Cellulite, Menopause and You
Medical Researchers have just begun to unravel cellulite’s dark mysteries, and the findings are both encouraging- and discouraging.
Cellulite is quite common in women- but can even be found in some unlucky men and a few teenage girls. It also worsens with the onset of menopause- and it is only now becoming clear as to why exactly this is.
What researchers have recently discovered about cellulite- and Menopause-sheds new light on the subject and provides key insights formerly missing from the equation.
It’s long been known that cellulite can exist in women who have as little as 15% body fat. Consequently because of this phenomenon it is incorrect to think of cellulite as merely ‘a fat person’s issue’ or that cellulite is just ‘fat’ in general terms.
It’s well documented that cellulite (also known as localized lipodystrophy) is a condition marked by a very telltale ‘orange peel’ dimpling of the skin on the hips, thighs and buttocks of folks suffering from this condition. What is often not known is that cellulite can also form on the chest, back of the neck, stomach and back of the arms.
But how does this unsightly and unsettling condition begin- and why does it get worse after menopause?
The body contains three layers of fat. It is the top layer of fat (the subcutaneous layer) that is affected by cellulite. This subcutaneous layer is comprised of fibrous connective tissue that resembles fine mesh. These fibers are known as septae.
Septae serve to form chambers in the skin that house fat cells and keep these fat cells tightly compacted. This compact fat then serves to provide insulation and structural support to the body.
New scientific findings reveal that PRIOR to menopause, cellulite is actually a condition comprised of two basic issues: Decreased microcirculation deep in the skin tissues- and inflammation caused by free radical buildup and insufficient lymphatic drainage.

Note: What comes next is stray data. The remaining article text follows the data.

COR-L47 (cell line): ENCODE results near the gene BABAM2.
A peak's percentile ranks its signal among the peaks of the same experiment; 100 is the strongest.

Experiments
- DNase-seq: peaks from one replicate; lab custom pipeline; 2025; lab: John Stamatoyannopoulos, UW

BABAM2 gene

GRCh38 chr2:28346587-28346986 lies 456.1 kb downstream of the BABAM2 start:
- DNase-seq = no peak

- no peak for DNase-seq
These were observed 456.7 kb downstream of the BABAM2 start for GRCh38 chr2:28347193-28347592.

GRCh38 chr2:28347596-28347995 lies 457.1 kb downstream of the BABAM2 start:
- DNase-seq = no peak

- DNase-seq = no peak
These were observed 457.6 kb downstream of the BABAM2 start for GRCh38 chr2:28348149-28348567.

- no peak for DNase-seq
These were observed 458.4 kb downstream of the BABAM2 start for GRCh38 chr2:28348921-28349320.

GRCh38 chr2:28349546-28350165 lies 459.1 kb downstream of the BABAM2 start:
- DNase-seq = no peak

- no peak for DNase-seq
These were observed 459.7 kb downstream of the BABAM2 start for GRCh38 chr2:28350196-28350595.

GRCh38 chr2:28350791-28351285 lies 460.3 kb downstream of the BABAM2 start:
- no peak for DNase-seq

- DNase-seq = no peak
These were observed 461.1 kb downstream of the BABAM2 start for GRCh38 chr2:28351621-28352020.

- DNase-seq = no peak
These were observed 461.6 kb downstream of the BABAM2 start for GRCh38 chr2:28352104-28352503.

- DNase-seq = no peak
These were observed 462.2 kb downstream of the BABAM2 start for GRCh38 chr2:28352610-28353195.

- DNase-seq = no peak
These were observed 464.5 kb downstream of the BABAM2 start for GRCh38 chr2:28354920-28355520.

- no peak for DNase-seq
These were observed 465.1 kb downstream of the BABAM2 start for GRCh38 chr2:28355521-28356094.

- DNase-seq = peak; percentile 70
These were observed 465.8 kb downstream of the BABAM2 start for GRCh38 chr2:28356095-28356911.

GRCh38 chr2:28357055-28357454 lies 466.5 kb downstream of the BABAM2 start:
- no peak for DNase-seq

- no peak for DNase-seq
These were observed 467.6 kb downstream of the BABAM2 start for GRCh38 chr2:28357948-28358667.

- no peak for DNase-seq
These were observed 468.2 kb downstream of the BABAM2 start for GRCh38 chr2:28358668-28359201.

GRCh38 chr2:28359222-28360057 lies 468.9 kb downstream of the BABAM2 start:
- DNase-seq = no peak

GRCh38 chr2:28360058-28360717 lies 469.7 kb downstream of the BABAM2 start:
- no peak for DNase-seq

There are also other possible conditions and circumstances that serve to exacerbate the condition. Some of these include: poor diet/sluggish digestion/no exercise/too much exercise and/or undiagnosed food sensitivities.
We’ll take a closer look at this hormone connection in Part Two- and we think you’ll be amazed at what you learn!
By: Carrie E. Pierce and Menopauserus.com
Carrie has worked exclusively in the skin care, health and beauty industry for over 25 years.
She’s a licensed Aesthetician, is certified in Color Analysis and has built a solid, international reputation in the field of holistic, menopausal skin care; specializing in harmful cosmetic ingredients and industry practices.
She’s a recognized speaker and published writer- having written numerous articles in women’s health and beauty publications and she is Founder and President of Menopauserus.com- The ultimate natural help and support site for women in need of peri menopause and menopause relief.
It’s her mission to help make menopause ‘The Change for the Better’- for women everywhere!
Tags: ‘orange peel’, after menopause, carrie pierce, cellulite, hormone imbalance, hormones and cellulite, localized lipodystrophy, menopause, Menopause Symptoms, menopauserus, perimenopause, Septae, symptoms of menopause